Shailesh Chandra knows the importance of staying afloat even when the chips are down. He has seen that play out very well at Tata Motors where he has been a lifelong veteran and serves as the president of the passenger vehicle business.
Over the past decade, the Rs 1.05 lakh crore automaker has seen its fortunes tumble in the Indian market, even prompting questions about its relevance in the country’s $104 billion automobile industry, before it began staging a whirlwind comeback.
From a paltry market share of 4.6 percent in 2016, and 4.8 percent in 2020, Tata Motors is now India’s third-largest carmaker, boasting a market share of well over 9 percent in the world’s fourth-largest automobile market. In FY21, the company sold 222,025 units of passenger vehicles, a 69 percent growth in comparison to the year-ago period. In contrast, the country’s passenger vehicle sales in the fiscal fell by 6.2 percent. This April, the company accounted for 9.16 percent of the domestic market, up from 8.77 percent in the previous month, according to the Federation of Automobile Dealers Association.
The phenomenal turnaround also comes at a time when the country’s automobile industry has been stuck in a quagmire for the past few years, with sales dwindling due to a slowing economy, transition into eco-friendly engines, and the Covid-19 crisis. Incidentally, the reversal in fortunes also came after a decade of turbulence when Tata Motors, which made iconic Indian vehicles such as Tata Indica, Tata Sumo, and Tata Safari in the early parts of the millennium, was left on the fringes in the highly competitive Indian car market. With dwindling sales, mostly catering only to the fleet taxi market, the carmaker had fallen out of the radar with personal buyers.
A slew of second-generation vehicles that replaced the company’s much successful first-generation models in the late 1990s and early 2000s, such as Indica, Safari, and Sumo had failed to entice buyers and replicate its initial success, forcing the automaker to go back to the drawing board and come up with a new strategy to revive its struggling passenger vehicle business. A decade ago, Tata Motors held more than 13 percent in the domestic market, which it kept losing steadily to domestic and foreign carmakers.
And through it all, Chandra knew the key was to see through the tough times with his head down and focus on the final outcome. “The commitment of the leadership and the board to the passenger vehicle business was never in question, and it was unfortunate that the second generation (of vehicles) did not work,” says Chandra. “We knew if we hit the sweet spots of the market, it will work. There was a phase we had to go through, and it was a time we had to make sure that we’re never forgotten in the market.”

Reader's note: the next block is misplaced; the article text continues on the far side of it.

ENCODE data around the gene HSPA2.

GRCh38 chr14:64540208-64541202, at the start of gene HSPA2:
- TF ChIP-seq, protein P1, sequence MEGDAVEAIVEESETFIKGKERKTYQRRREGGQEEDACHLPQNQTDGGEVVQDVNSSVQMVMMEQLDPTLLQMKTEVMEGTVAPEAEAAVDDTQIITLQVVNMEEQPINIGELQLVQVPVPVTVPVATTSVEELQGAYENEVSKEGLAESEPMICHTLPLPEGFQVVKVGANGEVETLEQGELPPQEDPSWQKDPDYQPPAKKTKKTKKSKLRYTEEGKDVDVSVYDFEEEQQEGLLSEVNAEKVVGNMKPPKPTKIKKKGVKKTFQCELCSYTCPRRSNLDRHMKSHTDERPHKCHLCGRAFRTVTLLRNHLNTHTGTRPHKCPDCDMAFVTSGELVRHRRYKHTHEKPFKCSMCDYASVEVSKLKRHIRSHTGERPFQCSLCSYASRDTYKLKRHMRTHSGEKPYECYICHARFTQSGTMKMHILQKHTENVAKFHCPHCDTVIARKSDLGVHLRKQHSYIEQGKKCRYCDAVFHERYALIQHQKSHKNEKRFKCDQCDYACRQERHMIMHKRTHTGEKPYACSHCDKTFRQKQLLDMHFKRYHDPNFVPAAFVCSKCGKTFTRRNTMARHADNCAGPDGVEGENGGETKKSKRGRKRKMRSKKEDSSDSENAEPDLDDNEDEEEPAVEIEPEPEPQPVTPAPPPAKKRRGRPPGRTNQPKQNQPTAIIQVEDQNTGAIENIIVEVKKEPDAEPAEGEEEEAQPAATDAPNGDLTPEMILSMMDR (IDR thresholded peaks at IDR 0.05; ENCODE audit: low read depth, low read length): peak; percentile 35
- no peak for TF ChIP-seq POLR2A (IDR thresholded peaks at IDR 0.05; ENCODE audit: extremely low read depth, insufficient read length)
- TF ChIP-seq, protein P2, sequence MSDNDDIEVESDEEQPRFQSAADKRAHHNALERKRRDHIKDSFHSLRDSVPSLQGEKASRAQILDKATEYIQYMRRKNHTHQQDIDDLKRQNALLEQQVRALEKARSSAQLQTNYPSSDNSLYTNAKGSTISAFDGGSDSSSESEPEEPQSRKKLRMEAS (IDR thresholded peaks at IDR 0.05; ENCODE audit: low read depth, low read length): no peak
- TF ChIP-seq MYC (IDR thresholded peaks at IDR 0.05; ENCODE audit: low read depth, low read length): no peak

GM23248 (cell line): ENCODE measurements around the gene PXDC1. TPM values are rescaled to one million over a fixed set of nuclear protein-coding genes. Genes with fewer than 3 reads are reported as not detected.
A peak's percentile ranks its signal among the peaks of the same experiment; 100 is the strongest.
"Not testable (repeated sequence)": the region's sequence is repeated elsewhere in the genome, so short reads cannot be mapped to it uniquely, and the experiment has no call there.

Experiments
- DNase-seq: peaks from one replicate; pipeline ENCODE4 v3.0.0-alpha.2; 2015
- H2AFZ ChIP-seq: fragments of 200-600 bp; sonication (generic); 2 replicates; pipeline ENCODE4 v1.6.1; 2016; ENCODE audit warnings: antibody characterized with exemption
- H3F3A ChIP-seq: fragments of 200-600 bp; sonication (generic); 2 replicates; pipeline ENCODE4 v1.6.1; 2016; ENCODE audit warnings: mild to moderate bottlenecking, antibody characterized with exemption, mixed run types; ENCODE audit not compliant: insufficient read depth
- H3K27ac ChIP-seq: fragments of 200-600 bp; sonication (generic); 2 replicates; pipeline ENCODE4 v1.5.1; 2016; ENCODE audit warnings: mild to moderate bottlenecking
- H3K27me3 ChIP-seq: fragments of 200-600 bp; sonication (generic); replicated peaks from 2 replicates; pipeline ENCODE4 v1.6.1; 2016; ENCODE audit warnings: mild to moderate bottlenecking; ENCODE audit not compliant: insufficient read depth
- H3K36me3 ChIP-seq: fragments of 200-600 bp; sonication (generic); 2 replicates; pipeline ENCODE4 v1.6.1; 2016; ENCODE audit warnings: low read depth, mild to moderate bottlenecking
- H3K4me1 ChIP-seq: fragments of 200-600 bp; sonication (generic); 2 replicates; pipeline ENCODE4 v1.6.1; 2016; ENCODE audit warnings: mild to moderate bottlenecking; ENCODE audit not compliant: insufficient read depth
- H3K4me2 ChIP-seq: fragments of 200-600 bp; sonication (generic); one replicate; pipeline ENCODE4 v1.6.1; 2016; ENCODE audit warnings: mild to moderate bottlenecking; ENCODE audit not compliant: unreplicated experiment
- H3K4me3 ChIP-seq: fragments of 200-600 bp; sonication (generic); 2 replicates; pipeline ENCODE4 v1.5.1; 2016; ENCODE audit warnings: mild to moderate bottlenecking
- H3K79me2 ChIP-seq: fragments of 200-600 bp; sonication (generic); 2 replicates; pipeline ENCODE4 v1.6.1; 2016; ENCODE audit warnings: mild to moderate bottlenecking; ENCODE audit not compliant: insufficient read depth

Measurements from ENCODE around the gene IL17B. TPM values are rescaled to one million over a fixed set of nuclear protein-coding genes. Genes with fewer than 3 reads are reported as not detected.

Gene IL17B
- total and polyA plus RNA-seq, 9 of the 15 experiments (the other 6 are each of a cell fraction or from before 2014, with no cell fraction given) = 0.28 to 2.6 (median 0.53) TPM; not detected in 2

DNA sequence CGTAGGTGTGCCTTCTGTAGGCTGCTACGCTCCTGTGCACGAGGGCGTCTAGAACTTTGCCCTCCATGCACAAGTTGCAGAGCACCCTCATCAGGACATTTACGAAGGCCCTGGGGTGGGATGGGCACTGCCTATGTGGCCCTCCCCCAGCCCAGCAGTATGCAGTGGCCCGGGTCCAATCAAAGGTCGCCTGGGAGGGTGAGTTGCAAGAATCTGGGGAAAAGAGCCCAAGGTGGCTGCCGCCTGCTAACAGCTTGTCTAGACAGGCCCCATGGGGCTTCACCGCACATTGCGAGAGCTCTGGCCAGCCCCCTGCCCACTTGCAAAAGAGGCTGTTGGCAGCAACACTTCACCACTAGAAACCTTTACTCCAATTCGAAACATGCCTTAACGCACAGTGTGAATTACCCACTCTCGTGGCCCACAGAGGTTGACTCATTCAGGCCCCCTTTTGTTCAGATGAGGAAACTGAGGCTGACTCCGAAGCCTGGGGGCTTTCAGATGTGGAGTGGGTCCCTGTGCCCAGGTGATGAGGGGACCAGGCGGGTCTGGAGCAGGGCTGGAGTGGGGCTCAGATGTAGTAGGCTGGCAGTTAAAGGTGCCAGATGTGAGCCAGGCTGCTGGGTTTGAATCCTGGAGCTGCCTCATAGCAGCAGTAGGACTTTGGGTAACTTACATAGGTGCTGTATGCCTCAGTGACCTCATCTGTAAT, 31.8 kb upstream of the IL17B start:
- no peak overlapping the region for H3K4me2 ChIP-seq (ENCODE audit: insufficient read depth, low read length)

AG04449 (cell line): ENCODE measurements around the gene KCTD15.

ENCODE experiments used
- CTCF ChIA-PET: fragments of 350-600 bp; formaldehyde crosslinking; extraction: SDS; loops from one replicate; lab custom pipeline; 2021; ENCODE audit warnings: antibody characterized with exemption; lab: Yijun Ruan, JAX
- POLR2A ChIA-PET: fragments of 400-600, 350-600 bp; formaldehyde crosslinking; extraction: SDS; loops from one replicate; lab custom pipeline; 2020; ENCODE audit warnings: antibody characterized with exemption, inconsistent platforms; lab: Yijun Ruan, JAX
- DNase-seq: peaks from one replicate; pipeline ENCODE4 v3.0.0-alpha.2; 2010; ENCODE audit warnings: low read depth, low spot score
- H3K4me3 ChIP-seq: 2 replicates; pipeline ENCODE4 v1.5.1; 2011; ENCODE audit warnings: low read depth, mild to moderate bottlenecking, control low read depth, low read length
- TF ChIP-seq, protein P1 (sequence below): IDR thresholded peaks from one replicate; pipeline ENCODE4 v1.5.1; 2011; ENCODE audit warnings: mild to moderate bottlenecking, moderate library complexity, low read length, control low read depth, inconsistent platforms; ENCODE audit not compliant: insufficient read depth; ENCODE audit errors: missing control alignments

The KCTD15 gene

In the past year, perhaps, in a strong show of confidence among investors, Tata Motors’ share price has more than tripled, with a market capitalisation of over Rs 1.05 lakh crore. In May, rating agency Moody’s upgraded the outlook from “negative” to “stable” largely due to a continued recovery in the company’s consolidated revenue and profitability, in addition to stronger credit metrics at the company.
“The rating affirmation and change in outlook to stable reflect the continued recovery in TML’s (Tata Motors Limited) consolidated revenue and profitability from the trough during the pandemic in the first quarter of the fiscal year ending March 2021,” Kaustubh Chaubal, vice president and senior credit officer at Moody’s said in a report. “We expect the recovery to sustain over the upcoming 12 to 18 months, strengthening TML’s credit metrics.”
What worked now
Much of the turnaround over the past few years is largely on the back of the increased sale of four vehicles that have now become the mainstay of the carmaker. Together, they form part of what Tata Motors call the “New Forever” range of vehicles, which boast high safety standards, better engine performance, and driving pleasure, aesthetic design, and rich features, in comparison to some of their previous models.
The Nexon, which launched in 2017, the Harrier in 2019, and the Altroz in January 2020, contributed to as much as 60 percent of the sales in the last fiscal. Of that, Altroz and Harrier were manufactured on the Alfa and Omega platforms, respectively. The two platforms, the first of which was introduced in 2018 on the Harrier and later the Altroz, marked a shift in the company’s practice of developing specific platforms for every model. There is also the company’s hatchback, Tiago, which was initially christened Zica, that has been holding steady in terms of sales, and clocking over 6,000 units a month since the past few years.